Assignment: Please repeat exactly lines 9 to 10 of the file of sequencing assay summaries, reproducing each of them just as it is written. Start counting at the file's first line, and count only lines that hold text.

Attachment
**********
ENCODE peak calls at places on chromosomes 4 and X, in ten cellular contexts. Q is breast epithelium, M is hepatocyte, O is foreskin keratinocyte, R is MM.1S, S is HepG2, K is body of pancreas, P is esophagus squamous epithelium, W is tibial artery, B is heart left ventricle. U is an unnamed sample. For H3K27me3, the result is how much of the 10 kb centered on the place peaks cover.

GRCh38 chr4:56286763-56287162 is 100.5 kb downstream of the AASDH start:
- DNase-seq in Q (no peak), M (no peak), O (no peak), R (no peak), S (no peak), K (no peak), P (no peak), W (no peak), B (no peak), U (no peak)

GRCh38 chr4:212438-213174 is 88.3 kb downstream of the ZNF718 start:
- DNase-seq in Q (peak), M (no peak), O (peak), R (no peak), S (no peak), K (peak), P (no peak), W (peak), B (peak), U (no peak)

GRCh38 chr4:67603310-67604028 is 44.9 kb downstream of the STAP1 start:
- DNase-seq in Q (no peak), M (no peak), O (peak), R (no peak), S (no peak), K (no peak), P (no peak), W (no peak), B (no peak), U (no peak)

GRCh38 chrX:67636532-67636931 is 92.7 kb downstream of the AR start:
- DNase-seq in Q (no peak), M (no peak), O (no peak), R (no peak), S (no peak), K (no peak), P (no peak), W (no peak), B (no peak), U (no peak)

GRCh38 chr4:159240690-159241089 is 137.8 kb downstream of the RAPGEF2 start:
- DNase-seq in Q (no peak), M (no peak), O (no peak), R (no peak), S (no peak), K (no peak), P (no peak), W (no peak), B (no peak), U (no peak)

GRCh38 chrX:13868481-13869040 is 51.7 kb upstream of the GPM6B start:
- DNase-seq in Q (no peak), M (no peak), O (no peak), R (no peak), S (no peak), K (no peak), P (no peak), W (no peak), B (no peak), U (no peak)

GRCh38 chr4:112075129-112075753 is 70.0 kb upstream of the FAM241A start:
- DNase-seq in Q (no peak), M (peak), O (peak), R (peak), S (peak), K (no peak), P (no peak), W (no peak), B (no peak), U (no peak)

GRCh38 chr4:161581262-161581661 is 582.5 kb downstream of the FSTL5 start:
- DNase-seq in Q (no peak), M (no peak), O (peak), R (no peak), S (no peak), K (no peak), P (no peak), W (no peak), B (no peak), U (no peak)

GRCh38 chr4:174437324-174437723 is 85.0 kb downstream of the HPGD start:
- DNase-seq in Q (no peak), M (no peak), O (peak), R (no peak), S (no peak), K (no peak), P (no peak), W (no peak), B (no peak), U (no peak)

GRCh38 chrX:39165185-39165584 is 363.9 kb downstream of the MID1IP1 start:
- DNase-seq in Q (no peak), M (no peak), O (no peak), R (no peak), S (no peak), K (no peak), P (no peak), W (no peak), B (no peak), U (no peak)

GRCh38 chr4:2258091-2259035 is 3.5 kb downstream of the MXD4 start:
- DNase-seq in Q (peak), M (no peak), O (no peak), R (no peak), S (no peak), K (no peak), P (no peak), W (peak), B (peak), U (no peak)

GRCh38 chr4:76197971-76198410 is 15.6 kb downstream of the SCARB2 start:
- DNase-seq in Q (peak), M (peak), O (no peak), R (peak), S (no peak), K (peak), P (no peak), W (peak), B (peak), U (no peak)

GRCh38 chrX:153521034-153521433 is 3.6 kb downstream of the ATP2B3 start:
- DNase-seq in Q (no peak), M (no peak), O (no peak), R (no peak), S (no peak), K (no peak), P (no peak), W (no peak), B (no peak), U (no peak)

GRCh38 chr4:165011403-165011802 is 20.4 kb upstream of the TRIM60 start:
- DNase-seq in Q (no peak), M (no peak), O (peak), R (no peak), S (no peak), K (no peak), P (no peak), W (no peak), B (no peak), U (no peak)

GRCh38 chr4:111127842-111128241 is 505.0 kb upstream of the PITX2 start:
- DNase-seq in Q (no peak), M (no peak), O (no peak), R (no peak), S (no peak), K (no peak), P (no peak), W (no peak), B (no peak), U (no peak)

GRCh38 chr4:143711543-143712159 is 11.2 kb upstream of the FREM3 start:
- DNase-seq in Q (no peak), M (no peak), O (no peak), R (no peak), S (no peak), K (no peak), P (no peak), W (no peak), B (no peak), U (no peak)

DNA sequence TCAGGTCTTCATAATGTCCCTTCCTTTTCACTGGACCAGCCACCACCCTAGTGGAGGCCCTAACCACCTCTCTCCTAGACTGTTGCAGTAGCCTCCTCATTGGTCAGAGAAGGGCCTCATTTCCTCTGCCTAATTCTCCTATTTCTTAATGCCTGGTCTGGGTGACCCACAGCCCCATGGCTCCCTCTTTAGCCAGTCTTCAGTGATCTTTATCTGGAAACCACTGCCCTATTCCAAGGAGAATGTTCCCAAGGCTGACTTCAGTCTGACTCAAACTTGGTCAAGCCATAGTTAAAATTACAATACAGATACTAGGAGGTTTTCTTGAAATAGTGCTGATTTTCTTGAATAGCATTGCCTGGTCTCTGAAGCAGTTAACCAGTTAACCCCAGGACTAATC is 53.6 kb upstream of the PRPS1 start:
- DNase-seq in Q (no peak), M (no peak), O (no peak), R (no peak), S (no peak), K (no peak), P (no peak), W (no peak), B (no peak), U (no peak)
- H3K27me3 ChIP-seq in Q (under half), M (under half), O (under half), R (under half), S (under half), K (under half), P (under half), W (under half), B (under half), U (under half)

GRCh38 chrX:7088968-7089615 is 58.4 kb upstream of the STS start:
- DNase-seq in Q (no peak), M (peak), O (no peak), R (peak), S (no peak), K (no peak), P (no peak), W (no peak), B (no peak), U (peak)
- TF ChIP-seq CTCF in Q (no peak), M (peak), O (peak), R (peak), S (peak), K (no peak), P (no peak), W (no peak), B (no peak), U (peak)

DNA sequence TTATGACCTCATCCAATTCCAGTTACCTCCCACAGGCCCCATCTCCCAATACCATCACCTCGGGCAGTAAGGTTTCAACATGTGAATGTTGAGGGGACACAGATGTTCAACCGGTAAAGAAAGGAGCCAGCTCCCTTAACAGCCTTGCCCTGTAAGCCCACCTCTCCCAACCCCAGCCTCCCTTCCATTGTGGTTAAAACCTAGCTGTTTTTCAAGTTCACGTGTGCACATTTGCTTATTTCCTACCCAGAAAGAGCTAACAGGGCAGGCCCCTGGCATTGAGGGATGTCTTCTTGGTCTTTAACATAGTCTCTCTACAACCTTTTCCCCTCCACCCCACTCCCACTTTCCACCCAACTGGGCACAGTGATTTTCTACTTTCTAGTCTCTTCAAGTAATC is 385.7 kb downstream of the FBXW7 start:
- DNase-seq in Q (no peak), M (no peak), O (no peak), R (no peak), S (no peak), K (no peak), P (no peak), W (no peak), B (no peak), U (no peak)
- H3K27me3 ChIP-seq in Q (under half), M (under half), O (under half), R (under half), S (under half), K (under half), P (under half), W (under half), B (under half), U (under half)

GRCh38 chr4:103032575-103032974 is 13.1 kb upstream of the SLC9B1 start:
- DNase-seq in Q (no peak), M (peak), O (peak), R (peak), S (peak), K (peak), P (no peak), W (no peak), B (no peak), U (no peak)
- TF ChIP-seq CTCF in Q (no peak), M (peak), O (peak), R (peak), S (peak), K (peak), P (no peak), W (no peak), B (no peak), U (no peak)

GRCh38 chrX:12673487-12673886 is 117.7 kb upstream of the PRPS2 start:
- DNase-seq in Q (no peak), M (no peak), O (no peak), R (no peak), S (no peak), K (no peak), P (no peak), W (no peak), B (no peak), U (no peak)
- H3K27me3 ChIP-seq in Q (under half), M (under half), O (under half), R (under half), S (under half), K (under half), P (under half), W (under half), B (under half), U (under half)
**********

- DNase-seq in Q (no peak), M (no peak), O (no peak), R (no peak), S (no peak), K (no peak), P (no peak), W (no peak), B (no peak), U (no peak)

GRCh38 chr4:159240690-159241089 is 137.8 kb downstream of the RAPGEF2 start: